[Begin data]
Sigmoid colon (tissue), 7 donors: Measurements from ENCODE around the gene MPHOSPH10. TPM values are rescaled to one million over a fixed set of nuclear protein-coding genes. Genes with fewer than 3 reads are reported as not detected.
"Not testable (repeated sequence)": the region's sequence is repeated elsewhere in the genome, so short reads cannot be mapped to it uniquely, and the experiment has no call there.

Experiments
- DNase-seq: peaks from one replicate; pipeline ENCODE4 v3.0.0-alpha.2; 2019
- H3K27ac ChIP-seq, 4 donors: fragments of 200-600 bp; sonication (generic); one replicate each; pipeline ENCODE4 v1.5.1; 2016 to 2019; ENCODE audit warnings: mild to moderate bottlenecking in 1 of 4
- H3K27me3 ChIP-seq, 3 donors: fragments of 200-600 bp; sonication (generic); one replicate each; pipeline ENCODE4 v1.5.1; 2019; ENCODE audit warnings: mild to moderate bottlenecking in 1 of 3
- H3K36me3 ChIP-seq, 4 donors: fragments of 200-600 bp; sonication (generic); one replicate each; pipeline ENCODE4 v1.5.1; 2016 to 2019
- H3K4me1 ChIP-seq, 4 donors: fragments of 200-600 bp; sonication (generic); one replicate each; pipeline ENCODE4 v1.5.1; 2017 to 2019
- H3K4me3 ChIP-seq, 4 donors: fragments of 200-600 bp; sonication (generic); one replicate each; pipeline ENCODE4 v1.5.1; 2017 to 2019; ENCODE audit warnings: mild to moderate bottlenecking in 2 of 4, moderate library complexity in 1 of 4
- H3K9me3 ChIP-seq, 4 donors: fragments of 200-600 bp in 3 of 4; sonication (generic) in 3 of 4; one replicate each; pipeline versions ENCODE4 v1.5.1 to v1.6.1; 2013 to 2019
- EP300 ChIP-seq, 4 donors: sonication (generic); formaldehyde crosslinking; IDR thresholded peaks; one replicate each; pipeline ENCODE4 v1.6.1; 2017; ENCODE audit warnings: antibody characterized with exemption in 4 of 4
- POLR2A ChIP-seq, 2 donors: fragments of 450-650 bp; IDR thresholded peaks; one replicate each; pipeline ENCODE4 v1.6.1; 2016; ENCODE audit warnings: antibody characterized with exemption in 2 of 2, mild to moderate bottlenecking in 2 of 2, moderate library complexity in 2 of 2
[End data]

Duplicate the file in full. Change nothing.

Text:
Sigmoid colon (tissue), 7 donors: Measurements from ENCODE around the gene MPHOSPH10. TPM values are rescaled to one million over a fixed set of nuclear protein-coding genes. Genes with fewer than 3 reads are reported as not detected.
"Not testable (repeated sequence)": the region's sequence is repeated elsewhere in the genome, so short reads cannot be mapped to it uniquely, and the experiment has no call there.

Experiments
- DNase-seq: peaks from one replicate; pipeline ENCODE4 v3.0.0-alpha.2; 2019
- H3K27ac ChIP-seq, 4 donors: fragments of 200-600 bp; sonication (generic); one replicate each; pipeline ENCODE4 v1.5.1; 2016 to 2019; ENCODE audit warnings: mild to moderate bottlenecking in 1 of 4
- H3K27me3 ChIP-seq, 3 donors: fragments of 200-600 bp; sonication (generic); one replicate each; pipeline ENCODE4 v1.5.1; 2019; ENCODE audit warnings: mild to moderate bottlenecking in 1 of 3
- H3K36me3 ChIP-seq, 4 donors: fragments of 200-600 bp; sonication (generic); one replicate each; pipeline ENCODE4 v1.5.1; 2016 to 2019
- H3K4me1 ChIP-seq, 4 donors: fragments of 200-600 bp; sonication (generic); one replicate each; pipeline ENCODE4 v1.5.1; 2017 to 2019
- H3K4me3 ChIP-seq, 4 donors: fragments of 200-600 bp; sonication (generic); one replicate each; pipeline ENCODE4 v1.5.1; 2017 to 2019; ENCODE audit warnings: mild to moderate bottlenecking in 2 of 4, moderate library complexity in 1 of 4
- H3K9me3 ChIP-seq, 4 donors: fragments of 200-600 bp in 3 of 4; sonication (generic) in 3 of 4; one replicate each; pipeline versions ENCODE4 v1.5.1 to v1.6.1; 2013 to 2019
- EP300 ChIP-seq, 4 donors: sonication (generic); formaldehyde crosslinking; IDR thresholded peaks; one replicate each; pipeline ENCODE4 v1.6.1; 2017; ENCODE audit warnings: antibody characterized with exemption in 4 of 4
- POLR2A ChIP-seq, 2 donors: fragments of 450-650 bp; IDR thresholded peaks; one replicate each; pipeline ENCODE4 v1.6.1; 2016; ENCODE audit warnings: antibody characterized with exemption in 2 of 2, mild to moderate bottlenecking in 2 of 2, moderate library complexity in 2 of 2